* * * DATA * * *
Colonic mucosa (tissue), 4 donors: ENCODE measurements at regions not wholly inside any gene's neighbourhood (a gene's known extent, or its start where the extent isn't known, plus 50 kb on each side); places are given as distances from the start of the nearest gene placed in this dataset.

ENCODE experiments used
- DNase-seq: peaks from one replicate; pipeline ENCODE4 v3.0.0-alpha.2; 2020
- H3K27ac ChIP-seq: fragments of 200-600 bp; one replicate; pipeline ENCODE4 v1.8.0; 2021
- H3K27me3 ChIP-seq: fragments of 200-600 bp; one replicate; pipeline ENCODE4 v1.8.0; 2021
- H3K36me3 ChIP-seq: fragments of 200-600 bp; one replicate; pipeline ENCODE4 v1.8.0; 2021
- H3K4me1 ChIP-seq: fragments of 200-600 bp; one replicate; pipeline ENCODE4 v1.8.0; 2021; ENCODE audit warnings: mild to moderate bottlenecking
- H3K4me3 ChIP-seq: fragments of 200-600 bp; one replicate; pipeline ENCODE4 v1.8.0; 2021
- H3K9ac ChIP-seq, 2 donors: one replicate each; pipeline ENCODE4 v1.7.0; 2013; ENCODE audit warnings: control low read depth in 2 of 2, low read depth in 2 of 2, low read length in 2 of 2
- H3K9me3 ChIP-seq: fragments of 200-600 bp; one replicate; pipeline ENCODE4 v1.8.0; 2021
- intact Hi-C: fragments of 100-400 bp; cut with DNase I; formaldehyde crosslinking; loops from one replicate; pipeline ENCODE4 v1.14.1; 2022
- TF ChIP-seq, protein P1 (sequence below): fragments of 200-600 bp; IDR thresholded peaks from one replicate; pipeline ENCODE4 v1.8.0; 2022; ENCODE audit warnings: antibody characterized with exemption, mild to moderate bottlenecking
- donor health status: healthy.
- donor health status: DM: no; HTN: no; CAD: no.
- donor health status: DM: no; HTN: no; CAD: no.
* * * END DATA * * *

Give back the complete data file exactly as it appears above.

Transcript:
Colonic mucosa (tissue), 4 donors: ENCODE measurements at regions not wholly inside any gene's neighbourhood (a gene's known extent, or its start where the extent isn't known, plus 50 kb on each side); places are given as distances from the start of the nearest gene placed in this dataset.

ENCODE experiments used
- DNase-seq: peaks from one replicate; pipeline ENCODE4 v3.0.0-alpha.2; 2020
- H3K27ac ChIP-seq: fragments of 200-600 bp; one replicate; pipeline ENCODE4 v1.8.0; 2021
- H3K27me3 ChIP-seq: fragments of 200-600 bp; one replicate; pipeline ENCODE4 v1.8.0; 2021
- H3K36me3 ChIP-seq: fragments of 200-600 bp; one replicate; pipeline ENCODE4 v1.8.0; 2021
- H3K4me1 ChIP-seq: fragments of 200-600 bp; one replicate; pipeline ENCODE4 v1.8.0; 2021; ENCODE audit warnings: mild to moderate bottlenecking
- H3K4me3 ChIP-seq: fragments of 200-600 bp; one replicate; pipeline ENCODE4 v1.8.0; 2021
- H3K9ac ChIP-seq, 2 donors: one replicate each; pipeline ENCODE4 v1.7.0; 2013; ENCODE audit warnings: control low read depth in 2 of 2, low read depth in 2 of 2, low read length in 2 of 2
- H3K9me3 ChIP-seq: fragments of 200-600 bp; one replicate; pipeline ENCODE4 v1.8.0; 2021
- intact Hi-C: fragments of 100-400 bp; cut with DNase I; formaldehyde crosslinking; loops from one replicate; pipeline ENCODE4 v1.14.1; 2022
- TF ChIP-seq, protein P1 (sequence below): fragments of 200-600 bp; IDR thresholded peaks from one replicate; pipeline ENCODE4 v1.8.0; 2022; ENCODE audit warnings: antibody characterized with exemption, mild to moderate bottlenecking
- donor health status: healthy.
- donor health status: DM: no; HTN: no; CAD: no.
- donor health status: DM: no; HTN: no; CAD: no.